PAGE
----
Posted by: Loren Coleman on July 20th, 2010
This is an undated handout photo issued Monday July 19, 2010 by the Zoological Society of London (ZSL) of a Horton Plains slender loris, sitting on a forest branch in a mountain forest in central Sri Lanka. Researchers say they photographed the rare primate thought to have been extinct for more than 60 years in a forest in central Sri Lanka. The Zoological Society of London report a Horton Plains slender loris with wide eyes and short limbs has been caught on camera by ZSL and Sri Lankan researchers after they surveyed forest patches for more than 200 hours, looking for signs of the primate. (Zoological Society of London/Credit Ho)
The Red Slender Loris (Loris tardigradus) is a small, nocturnal prosimian native to the rainforests of Sri Lanka. This is #6 of the 10 focal species and #22 of the 100 EDGE mammal species worldwide considered the most Evolutionarily Distinct and Globally Endangered. Two subspecies have been identified, L. t. tardigradus and L. t. nycticeboides.
The Red Slender Loris was identified as one of the top-10 “focal species” in 2007 by the Evolutionarily Distinct and Globally Endangered (EDGE) project.
One early success has been the rediscovery of the virtually unknown Horton Plains slender loris (Loris tardigradus nycticeboides) – pictured here. Originally documented in 1937, there have only been four known encounters in the past 72 years. The rediscovery and capture by the team (working under the ZSL EDGE programme) has resulted in the first detailed physical examination of this subspecies.
Here is a widely dispatched overview of this rediscovery:
A “cute” primate so rare it was thought to be extinct has been caught on camera in the forests of Sri Lanka for the first time, scientists said [on July 19, 2010].
The Horton Plains slender loris is a small, nocturnal animal which can grow up to 17 centimetres (six inches) long with big, bulging eyes.
Endemic to Sri Lanka, it was first discovered in 1937 but had only been seen four times since then.
Scientists last caught a glimpse of the primate in 2002, and believed the elusive animal had since died out.
But field researchers, working with the Zoological Society of London, managed to track down the mysterious creature in the forests of central Sri Lanka.
In a world first, they were able to take pictures of an adult male slender loris sitting on a tree branch.
The field team was able to capture one of the creatures and give it a physical examination, the first time that has ever been done, before releasing it back into the wild.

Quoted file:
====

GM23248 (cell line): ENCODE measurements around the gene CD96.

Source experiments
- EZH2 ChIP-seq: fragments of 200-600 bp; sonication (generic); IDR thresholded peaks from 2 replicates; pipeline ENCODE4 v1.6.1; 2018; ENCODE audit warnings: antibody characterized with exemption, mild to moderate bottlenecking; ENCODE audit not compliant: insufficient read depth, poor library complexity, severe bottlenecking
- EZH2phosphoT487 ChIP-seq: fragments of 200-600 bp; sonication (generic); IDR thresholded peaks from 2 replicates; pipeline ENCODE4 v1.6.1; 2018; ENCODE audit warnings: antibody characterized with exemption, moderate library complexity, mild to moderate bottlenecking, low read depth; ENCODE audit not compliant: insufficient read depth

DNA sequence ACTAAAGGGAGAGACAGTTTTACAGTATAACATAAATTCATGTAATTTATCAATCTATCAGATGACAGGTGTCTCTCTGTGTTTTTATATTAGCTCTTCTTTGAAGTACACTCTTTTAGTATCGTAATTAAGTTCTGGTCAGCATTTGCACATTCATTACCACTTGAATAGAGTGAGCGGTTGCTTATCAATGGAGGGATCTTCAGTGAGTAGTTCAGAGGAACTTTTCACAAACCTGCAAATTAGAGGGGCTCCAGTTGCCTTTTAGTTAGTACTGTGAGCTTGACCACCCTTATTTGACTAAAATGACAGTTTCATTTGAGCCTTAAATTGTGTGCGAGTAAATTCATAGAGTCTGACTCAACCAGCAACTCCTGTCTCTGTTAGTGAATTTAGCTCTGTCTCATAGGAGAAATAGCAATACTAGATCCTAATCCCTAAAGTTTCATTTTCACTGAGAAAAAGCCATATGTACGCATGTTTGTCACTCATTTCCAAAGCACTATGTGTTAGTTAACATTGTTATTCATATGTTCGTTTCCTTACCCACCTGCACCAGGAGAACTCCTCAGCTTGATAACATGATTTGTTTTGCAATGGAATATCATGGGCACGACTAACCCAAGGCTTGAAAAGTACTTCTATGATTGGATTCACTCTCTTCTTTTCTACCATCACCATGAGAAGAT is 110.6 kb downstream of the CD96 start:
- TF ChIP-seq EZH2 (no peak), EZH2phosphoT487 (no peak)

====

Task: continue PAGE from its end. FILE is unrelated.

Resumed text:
But experts warned that deforestation in Sri Lanka — largely blamed on the drive to create tea plantations in the region — was now the biggest threat to the loris.
Craig Turner, a conservation biologist at the ZSL, said their natural forest habitat had been divided up for farming and logging use, cutting off the “very cute” animals from their partners.
“The forest has now been fragmented into a series of small islands,” Turner told BBC radio.
“They can’t move to one another, they can’t mate, breed, so it has real implications for the future persistence of the species.”
Loren Coleman is one of the world’s leading cryptozoologists, some say “the” leading living cryptozoologist. Certainly, he is acknowledged as the current living American researcher and writer who has most popularized cryptozoology in the late 20th and early 21st centuries. Starting his fieldwork and investigations in 1960, after traveling and trekking extensively in pursuit of cryptozoological mysteries, Coleman began writing to share his experiences in 1969. An honorary member of Ivan T. Sanderson’s Society for the Investigation of the Unexplained in the 1970s, Coleman has been bestowed with similar honorary memberships of the North Idaho College Cryptozoology Club in 1983, and in subsequent years, that of the British Columbia Scientific Cryptozoology Club, CryptoSafari International, and other international organizations. He was also a Life Member and Benefactor of the International Society of Cryptozoology (now-defunct). Loren Coleman’s daily blog, as a member of the Cryptomundo Team, served as an ongoing avenue of communication for the ever-growing body of cryptozoo news from 2005 through 2013. He returned as an infrequent contributor beginning Halloween week of 2015. Coleman is the founder in 2003, and current director of the International Cryptozoology Museum in Portland, Maine.